An inside look at Business of Art & Gallery Studies

Class runs all shows in Gallery of the Boroughs


Cecelia Cappello

Students work together to put on a show as part of their Business of Art & Gallery Studies class with help from Fine and Performing Arts teacher Danielle DeCiero. All shows put on in the Gallery of the Boroughs is student-managed.

Cecelia Cappello, Social Media Editor

Unknown to many students, the Fine Arts department has a class that combines business and leadership skills with the arts. 

Offered only at the honors level and with  a prerequisite of any Fine Arts course, Business of Art & Gallery Studies has been offered for three years but has only run during two of them due to a lack of sign-ups. This semester, the course,taught by Fine and Performing Arts teacher Danielle DeCiero, puts students in charge of managing Algonquin’s Gallery of the Boroughs in C211. 

“We’ve had the gallery since 2015, and we’ve been running galleries a couple times a year since then,” DeCiero said. “We always hope to put three or more shows in there a year, but there’s a lot of work that goes into it, so on the semesters that there isn’t a class running it, it falls on a group of kids that want to participate in it.”

The class’s main purpose is to allow students to work as a team to be in charge of what happens in the gallery and utilize the leadership skills that it takes to showcase art. Each student is given a different role which can vary from the business of running a gallery to selecting the actual works of art that will end up in the shows. 

“Every year we have one alumni show, which is the one thing we have done consistently from year to year, where we reach out to different graduates post-ARHS and showcase what they’re making,” DeCiero said. 

Other than the alumni show, there is at least one other gallery exhibit that is put together. The different art shows allow students to try different roles in the class from Administrator, Public Relations, Event Coordinator, Outreach and Curator.

Those in the Outreach role reach out to artists in the New England area by email after all of the students have agreed on a few different artists that would work well in the gallery. 

Senior Alex Cheney is in charge of Outreach.

“I compartmentalize all the artists and email a group of them to see who is interested in sharing their art after we have chosen who we are interested in,” Cheney said. “I also respond to emails with dates for the upcoming shows and coordinate the deliveries of the art.”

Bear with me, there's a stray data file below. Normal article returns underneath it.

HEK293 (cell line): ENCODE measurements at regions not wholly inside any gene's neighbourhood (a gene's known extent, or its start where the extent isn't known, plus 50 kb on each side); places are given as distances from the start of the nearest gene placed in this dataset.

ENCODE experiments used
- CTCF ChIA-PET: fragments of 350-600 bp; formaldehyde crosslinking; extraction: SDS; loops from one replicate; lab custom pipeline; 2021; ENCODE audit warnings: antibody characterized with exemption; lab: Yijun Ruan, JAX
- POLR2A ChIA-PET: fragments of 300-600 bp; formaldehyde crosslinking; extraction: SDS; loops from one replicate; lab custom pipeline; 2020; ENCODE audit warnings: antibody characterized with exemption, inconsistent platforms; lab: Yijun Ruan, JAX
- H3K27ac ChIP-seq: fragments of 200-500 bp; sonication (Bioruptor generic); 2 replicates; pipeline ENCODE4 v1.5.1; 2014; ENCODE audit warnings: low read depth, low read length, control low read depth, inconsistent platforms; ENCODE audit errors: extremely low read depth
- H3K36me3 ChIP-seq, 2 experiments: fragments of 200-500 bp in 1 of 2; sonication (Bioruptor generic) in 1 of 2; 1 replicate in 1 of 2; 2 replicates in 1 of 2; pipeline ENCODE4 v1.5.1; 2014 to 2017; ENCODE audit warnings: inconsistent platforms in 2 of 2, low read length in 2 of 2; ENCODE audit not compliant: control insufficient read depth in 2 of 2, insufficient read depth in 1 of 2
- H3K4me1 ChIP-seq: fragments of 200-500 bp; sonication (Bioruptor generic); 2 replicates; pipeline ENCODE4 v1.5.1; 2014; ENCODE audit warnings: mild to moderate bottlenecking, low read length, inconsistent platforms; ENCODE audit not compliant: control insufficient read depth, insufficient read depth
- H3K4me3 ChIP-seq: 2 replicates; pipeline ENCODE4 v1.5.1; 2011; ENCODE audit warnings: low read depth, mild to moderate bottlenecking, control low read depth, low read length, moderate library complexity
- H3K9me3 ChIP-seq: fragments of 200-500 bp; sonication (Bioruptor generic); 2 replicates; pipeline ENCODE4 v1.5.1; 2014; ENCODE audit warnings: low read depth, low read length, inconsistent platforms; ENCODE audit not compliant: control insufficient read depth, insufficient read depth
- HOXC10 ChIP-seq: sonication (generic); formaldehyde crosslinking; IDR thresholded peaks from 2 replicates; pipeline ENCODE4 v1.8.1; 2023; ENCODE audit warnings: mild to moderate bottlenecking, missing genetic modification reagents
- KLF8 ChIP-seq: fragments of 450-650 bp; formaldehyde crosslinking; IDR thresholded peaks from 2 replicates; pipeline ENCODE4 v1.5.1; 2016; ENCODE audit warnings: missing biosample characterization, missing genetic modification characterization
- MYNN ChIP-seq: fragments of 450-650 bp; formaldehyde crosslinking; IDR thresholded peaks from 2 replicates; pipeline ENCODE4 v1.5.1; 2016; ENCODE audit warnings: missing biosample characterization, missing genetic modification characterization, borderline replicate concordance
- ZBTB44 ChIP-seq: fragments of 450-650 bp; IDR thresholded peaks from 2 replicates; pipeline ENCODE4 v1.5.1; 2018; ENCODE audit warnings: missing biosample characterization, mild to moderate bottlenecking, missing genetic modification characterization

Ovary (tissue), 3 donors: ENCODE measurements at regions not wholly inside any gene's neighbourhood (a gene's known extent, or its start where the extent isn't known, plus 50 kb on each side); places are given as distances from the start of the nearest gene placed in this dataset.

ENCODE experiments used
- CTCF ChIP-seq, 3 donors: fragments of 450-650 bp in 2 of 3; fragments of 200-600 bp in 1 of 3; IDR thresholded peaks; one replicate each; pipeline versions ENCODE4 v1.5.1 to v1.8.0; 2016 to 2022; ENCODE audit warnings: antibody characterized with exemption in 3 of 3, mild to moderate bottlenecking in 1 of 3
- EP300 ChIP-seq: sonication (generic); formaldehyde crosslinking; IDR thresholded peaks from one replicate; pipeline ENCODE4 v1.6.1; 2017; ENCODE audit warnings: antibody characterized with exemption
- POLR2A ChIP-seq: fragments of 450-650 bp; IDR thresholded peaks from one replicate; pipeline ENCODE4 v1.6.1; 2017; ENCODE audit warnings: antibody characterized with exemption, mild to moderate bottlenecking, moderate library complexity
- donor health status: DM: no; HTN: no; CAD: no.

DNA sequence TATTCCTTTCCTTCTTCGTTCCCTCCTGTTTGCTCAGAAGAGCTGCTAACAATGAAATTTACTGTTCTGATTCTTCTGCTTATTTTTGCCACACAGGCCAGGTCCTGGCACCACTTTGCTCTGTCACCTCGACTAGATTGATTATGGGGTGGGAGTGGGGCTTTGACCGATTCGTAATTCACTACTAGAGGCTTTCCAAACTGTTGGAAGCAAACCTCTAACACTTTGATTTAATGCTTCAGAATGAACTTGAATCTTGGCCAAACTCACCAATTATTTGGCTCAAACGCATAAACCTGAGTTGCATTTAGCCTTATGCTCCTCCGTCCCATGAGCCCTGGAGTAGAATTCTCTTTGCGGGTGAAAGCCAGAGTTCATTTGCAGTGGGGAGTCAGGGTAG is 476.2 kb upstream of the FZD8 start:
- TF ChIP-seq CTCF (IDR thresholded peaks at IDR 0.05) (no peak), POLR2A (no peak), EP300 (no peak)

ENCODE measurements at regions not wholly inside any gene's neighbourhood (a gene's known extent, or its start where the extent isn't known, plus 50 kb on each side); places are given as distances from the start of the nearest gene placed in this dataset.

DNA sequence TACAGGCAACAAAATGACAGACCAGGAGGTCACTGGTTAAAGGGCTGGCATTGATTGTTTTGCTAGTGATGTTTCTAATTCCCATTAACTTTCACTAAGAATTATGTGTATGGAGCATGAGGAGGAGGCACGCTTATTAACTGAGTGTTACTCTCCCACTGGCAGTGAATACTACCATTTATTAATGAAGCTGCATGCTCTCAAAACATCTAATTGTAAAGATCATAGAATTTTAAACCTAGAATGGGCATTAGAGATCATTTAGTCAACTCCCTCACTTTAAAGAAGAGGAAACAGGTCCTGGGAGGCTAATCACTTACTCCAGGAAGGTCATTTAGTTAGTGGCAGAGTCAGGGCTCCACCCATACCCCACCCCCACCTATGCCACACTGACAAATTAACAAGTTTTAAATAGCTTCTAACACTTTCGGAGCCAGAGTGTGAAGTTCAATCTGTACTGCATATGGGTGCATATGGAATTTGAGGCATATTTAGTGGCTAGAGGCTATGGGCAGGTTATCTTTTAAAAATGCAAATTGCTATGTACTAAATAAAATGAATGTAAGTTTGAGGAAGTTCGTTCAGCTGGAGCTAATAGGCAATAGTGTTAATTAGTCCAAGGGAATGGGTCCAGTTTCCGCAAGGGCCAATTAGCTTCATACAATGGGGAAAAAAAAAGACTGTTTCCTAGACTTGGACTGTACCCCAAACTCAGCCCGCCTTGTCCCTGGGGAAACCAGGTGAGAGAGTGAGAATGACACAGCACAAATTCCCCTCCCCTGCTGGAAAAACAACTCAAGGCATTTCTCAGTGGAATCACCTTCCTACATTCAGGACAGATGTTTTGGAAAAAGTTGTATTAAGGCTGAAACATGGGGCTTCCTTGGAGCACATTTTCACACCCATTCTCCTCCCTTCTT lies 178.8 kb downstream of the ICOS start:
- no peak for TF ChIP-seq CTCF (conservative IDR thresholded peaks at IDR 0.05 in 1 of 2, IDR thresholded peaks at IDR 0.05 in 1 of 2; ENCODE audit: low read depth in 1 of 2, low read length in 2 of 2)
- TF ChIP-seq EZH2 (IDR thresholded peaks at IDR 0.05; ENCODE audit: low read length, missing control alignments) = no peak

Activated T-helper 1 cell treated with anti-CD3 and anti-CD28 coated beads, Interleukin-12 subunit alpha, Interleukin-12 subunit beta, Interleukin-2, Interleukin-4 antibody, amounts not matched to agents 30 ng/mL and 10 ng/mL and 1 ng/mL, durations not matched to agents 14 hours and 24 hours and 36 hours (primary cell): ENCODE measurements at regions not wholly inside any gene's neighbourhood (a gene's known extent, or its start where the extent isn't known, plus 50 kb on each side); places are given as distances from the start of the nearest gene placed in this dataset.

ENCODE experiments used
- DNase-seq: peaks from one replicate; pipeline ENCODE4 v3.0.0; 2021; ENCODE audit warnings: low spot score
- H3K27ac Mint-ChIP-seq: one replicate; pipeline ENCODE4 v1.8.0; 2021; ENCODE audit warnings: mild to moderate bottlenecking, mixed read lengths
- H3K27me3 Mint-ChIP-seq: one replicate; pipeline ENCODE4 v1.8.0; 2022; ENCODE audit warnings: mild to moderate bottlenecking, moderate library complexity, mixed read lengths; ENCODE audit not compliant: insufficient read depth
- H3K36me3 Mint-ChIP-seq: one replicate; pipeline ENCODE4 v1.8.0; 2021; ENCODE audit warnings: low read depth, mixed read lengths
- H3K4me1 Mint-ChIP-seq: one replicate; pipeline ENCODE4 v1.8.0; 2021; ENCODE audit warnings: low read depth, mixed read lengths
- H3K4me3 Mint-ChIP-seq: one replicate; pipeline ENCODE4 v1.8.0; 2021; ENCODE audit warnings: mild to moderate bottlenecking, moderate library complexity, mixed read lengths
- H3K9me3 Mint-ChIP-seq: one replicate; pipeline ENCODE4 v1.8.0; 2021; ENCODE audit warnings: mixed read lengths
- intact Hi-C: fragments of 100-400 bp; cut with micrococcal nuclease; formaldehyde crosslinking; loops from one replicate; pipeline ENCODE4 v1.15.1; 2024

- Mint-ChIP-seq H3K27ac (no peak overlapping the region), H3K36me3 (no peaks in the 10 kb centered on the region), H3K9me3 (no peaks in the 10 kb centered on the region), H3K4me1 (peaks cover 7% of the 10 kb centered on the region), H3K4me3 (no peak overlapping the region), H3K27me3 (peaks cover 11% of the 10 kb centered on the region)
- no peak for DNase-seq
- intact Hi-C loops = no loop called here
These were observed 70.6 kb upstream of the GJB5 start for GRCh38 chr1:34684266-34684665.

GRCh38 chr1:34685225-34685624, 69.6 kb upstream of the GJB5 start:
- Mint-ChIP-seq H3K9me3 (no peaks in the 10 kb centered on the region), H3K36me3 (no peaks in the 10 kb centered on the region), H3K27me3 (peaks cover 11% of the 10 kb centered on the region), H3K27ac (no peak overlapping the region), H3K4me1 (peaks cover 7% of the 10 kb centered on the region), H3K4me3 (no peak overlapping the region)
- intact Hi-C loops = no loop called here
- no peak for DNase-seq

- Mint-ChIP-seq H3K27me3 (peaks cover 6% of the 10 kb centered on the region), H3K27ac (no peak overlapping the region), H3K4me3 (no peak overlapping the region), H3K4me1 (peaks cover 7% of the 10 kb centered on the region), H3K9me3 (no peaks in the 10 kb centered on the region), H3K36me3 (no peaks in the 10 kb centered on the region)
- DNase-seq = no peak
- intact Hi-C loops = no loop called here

Public Relations manages the promotions to acquire foot traffic to the show, while the Event Coordinator handles behind the scene work to allow the gallery to run efficiently.

Seniors Sophia Mehta and Logan Fossey are the Event Coordinators.

“We organize dates for the gallery and fundraisers to help support it,” Fossey said. “We also keep track of the equipment that we have and host the reception when the gallery finally opens.” 

The Administrator is in charge of the funding and overseeing the entirety of art shows, while the Curator is someone who is more involved in the arts and the layout of the gallery. Senior Catherine Boush currently holds the title of a Curator. 

“One of my main responsibilities as the Curator is to design the layout of the gallery and then hang the art up, but also remove it when the show is over,” Boush said.

Students are able to enroll in the course as many times as they would like, which interests many students after taking the class once. 

“I would really love for kids to take this class and feel some ownership in this gallery and the hard work they put in to it,” DeCiero said.

Once an exhibit is ready to be shown, it is open in room C211 during the school day until 2:30 for students and faculty to visit. 

“When there is a show, it is open all day, so you can pop in during the passing, mindful moment, or whenever you have time,” DeCiero said. 

“The goal of the gallery is for students to be directing what they think their peers are looking for, so I would love to see the students understand that it’s really well thought out of what they think their peers would appreciate,” DeCiero said.